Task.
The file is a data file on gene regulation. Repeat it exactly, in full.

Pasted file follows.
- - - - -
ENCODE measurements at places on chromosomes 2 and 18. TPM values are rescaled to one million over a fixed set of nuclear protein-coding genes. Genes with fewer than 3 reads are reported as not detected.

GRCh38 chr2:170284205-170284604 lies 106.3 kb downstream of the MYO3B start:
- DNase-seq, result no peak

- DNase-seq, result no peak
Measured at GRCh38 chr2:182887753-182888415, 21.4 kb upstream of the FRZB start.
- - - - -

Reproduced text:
ENCODE measurements at places on chromosomes 2 and 18. TPM values are rescaled to one million over a fixed set of nuclear protein-coding genes. Genes with fewer than 3 reads are reported as not detected.

GRCh38 chr2:170284205-170284604 lies 106.3 kb downstream of the MYO3B start:
- DNase-seq, result no peak

- DNase-seq, result no peak
Measured at GRCh38 chr2:182887753-182888415, 21.4 kb upstream of the FRZB start.